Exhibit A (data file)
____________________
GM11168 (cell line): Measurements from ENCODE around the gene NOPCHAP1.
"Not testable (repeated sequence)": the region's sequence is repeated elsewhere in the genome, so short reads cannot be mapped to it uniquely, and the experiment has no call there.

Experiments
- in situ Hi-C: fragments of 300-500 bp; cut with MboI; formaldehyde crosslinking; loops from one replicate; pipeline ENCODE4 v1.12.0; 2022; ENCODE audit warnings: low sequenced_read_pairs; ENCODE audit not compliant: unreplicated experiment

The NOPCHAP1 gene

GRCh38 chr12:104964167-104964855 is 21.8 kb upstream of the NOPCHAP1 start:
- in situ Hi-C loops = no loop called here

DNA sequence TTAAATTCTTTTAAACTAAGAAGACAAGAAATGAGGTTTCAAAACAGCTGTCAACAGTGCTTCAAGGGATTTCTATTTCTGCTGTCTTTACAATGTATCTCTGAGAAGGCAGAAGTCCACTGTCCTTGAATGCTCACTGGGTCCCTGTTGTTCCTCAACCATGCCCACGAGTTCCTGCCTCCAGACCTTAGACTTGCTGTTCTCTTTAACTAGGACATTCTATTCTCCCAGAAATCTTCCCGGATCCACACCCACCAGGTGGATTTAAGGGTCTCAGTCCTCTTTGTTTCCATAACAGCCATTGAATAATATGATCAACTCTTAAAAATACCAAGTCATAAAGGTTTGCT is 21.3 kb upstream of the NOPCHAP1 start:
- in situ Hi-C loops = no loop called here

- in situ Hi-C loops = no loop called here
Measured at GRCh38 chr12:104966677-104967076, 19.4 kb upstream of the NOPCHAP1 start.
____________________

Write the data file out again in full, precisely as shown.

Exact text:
GM11168 (cell line): Measurements from ENCODE around the gene NOPCHAP1.
"Not testable (repeated sequence)": the region's sequence is repeated elsewhere in the genome, so short reads cannot be mapped to it uniquely, and the experiment has no call there.

Experiments
- in situ Hi-C: fragments of 300-500 bp; cut with MboI; formaldehyde crosslinking; loops from one replicate; pipeline ENCODE4 v1.12.0; 2022; ENCODE audit warnings: low sequenced_read_pairs; ENCODE audit not compliant: unreplicated experiment

The NOPCHAP1 gene

GRCh38 chr12:104964167-104964855 is 21.8 kb upstream of the NOPCHAP1 start:
- in situ Hi-C loops = no loop called here

DNA sequence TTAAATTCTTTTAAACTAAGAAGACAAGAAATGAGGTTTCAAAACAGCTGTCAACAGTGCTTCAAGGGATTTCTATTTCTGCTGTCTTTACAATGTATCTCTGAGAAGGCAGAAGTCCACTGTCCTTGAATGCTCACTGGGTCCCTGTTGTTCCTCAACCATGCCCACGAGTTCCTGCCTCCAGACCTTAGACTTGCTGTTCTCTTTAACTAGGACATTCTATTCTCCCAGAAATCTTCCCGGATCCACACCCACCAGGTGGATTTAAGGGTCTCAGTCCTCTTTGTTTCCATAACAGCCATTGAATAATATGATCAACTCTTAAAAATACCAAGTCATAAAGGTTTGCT is 21.3 kb upstream of the NOPCHAP1 start:
- in situ Hi-C loops = no loop called here

- in situ Hi-C loops = no loop called here
Measured at GRCh38 chr12:104966677-104967076, 19.4 kb upstream of the NOPCHAP1 start.